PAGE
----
I found the answer, where else? On Facebook, which led me right back here to Irvington. I started by joining the WIFE RADIO ALUMS & FANS Facebook page. It was there that I found Irvingtonian Stephen Bruce Smith. That name should be familiar to many Irvintonians. Smith is a former Irvington Council President (1997-99), 1975 Howe high school alumni, and 1980 Butler grad. Smith, who grew up on the corner of Brookville and Grand (421 So. Grand), is a Beatles superfan, authority and collector. And he knows EVERYONE in Irvington. I called Smith on a Saturday afternoon. When he answered the phone I could hear that he was spinning Beatles vinyl on the turntable in the background. EXACTLY what you might expect from an Irvington Beatles guy.
Smith unraveled the mystery of the bumper sticker quite succinctly. “The Beatles came to Indy in September 1964 to do two concerts at The State Fair on the 3rd. WIFE sponsored the concert and had various contests surrounding the concert. The Beatles visited the WIFE studio earlier that day and were given various gifts to remember their visit to Indianapolis. They were greeted by Miss Indiana State Fair as well as meeting a girl who won the Meet The Beatles Contest. She happened to be a Howe High School girl. The WIFE Good Guy sticker on John’s Mini Cooper in the 1971 film came from that studio appearance that morning at WIFE 1330 North Meridian. John loved stickers and t-shirts so I’m sure he just stuck it on there many years later.”


However, the story doesn’t end there. Stephen went to the first Beatles concert at the Fairgrounds. There were two, one inside the Coliseum and the other on the stage/grandstands outside. “I went with my father, Stephen Smith Sr., in exchange for punishment to see Andy Williams and the Osmond Brothers,” Stephen jokingly says. “My dad was shipping supervisor at Atkomatic Valve Co. at 141 S. Sherman Drive at Brookville and Sherman. They produced valves used in the NASA space program. He passed away in November of 1967. He got the tickets for free from a coworker.”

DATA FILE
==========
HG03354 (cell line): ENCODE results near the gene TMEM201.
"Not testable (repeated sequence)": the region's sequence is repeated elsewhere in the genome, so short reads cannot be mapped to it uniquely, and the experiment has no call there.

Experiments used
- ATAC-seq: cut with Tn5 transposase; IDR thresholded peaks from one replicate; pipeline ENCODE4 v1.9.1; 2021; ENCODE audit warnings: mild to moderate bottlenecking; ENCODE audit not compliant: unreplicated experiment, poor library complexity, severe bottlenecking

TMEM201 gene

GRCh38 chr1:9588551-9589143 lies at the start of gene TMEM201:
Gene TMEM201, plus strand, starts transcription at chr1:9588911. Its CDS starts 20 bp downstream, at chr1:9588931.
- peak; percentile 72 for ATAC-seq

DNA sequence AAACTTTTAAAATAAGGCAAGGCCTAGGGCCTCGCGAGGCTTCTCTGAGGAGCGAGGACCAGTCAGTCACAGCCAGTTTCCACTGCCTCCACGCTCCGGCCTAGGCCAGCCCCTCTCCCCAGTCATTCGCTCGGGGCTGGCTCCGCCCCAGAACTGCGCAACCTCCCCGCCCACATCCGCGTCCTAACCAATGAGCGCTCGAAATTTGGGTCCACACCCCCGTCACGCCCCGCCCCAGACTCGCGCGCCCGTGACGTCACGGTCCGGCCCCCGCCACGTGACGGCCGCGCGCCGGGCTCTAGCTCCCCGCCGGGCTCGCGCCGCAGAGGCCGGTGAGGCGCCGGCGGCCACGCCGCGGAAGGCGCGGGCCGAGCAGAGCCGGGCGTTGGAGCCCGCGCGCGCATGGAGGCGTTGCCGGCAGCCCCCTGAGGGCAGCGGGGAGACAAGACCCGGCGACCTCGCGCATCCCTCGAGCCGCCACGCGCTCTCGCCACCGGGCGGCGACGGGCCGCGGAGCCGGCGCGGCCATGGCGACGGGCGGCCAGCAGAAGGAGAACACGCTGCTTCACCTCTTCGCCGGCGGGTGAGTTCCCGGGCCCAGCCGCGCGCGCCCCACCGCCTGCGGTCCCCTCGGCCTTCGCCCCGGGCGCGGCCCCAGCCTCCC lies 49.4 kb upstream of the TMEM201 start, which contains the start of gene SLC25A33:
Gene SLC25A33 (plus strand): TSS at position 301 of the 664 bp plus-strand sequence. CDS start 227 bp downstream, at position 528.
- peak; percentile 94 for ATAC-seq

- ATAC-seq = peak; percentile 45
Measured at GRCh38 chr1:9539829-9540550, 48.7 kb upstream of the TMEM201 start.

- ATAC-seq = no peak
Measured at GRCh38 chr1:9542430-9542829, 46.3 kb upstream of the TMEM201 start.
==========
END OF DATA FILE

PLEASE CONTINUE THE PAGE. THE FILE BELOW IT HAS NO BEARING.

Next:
Smith remembers actually being excused from school to go to the concert. “It was a weekday, a Thursday I think. I was 8 years old and I was worried my teacher, Mrs. Cunningham, wouldn’t agree. I went to Orchard Park School and I think I got on her bad side because I had dressed up as Vic Morrow from the Combat TV show for Halloween. She gave me a frown as she lifted my mask. Everyone else was dressed as princesses, ghosts, and cartoon characters and my costume was a little rough looking, but she let me go.” Smith found out later that several other kids in school went to the concert too.
I asked what he remembered about the concert, and he stated, “It was about 35 minutes long and they played maybe 6 songs. You couldn’t hear anything.” Smith adds that, years later, he became good friends with WIFE Good Guy DJ Jay Reynolds and they often talked about that concert. “I remember Jay gave me the greatest quote about the noise. He said, “it got so loud that it got quiet.” And he was right.” Smith recalls that the Coliseum was “remodeled and brand new after the explosion.” (On October 31, 1963, during a Holiday on Ice show, a propane leak at a concession stand caused an explosion that killed 74 people and injured around 400 others. A subject I’ve written about in past columns.)